I have a regret when it comes to Japanese teas. My Japanese friends know it and share it. It is this: in Japan, few farmers produce finished tea. They are not usually set up to do this in terms of equipment. Most farmers focus on growing the best possible tea and harvesting it at the optimal time, but then they immediately sell the fresh leaves to co-operatives, who finish the production process. However, these co-operatives don’t keep the batches separate so they can process them individually. They put all the tea harvested by different farmers together. This results in a certain uniformity of flavour, whereas if each farmer took care of the production process right to the end, we would undoubtedly get a wider variety of flavours and aromas.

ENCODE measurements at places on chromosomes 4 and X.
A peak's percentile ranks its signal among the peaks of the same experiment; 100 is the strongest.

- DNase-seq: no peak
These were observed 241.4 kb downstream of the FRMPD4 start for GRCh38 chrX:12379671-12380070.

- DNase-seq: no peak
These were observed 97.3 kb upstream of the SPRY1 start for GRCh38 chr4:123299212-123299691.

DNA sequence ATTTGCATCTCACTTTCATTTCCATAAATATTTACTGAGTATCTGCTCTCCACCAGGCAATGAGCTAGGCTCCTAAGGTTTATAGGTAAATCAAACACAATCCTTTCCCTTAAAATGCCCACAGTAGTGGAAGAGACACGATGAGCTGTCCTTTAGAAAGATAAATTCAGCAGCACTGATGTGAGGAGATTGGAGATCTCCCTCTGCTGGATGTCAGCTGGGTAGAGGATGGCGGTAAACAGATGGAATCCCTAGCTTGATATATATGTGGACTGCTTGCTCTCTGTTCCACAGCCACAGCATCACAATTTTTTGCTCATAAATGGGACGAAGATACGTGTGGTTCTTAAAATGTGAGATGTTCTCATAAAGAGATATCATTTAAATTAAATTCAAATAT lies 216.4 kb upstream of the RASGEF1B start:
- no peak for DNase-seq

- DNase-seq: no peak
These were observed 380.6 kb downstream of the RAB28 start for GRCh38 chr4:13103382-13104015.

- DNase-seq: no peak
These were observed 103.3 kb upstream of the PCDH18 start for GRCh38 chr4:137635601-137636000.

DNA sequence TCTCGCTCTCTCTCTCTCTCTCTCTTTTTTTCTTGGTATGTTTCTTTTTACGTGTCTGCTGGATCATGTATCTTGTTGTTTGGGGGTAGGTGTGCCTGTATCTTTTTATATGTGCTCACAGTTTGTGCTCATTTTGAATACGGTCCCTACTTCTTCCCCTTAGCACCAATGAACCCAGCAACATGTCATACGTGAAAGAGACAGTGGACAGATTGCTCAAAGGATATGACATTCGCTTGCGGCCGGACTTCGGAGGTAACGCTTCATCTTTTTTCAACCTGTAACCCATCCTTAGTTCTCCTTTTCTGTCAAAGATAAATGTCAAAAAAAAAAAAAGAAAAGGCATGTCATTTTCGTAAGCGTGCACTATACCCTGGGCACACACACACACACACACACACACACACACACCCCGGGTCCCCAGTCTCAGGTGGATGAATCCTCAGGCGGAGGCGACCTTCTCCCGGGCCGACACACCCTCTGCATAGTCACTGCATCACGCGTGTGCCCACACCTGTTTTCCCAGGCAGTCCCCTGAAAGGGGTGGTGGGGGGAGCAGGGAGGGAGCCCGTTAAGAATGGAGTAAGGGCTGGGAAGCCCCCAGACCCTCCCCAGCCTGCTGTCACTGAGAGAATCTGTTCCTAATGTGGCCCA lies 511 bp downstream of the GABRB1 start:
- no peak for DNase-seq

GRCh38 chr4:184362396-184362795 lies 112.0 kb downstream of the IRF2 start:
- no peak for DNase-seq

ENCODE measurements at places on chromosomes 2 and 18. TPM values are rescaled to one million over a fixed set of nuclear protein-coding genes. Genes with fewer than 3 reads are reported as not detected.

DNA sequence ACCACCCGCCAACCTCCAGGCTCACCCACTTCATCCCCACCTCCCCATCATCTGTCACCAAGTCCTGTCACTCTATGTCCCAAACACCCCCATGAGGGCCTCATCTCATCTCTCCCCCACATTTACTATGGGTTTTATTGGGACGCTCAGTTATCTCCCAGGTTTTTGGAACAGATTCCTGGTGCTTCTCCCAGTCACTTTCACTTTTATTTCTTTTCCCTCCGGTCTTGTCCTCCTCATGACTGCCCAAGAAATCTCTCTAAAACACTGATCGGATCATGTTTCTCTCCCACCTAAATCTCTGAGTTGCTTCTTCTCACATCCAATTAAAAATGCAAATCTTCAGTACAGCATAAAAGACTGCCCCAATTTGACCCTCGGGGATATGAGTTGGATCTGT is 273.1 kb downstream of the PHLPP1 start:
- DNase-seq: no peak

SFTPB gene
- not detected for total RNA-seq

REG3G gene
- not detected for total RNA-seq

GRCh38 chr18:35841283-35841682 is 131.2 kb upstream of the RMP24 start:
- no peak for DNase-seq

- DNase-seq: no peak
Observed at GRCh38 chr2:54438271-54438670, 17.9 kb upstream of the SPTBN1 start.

Combining leaves limits flavour variety
24 February 2017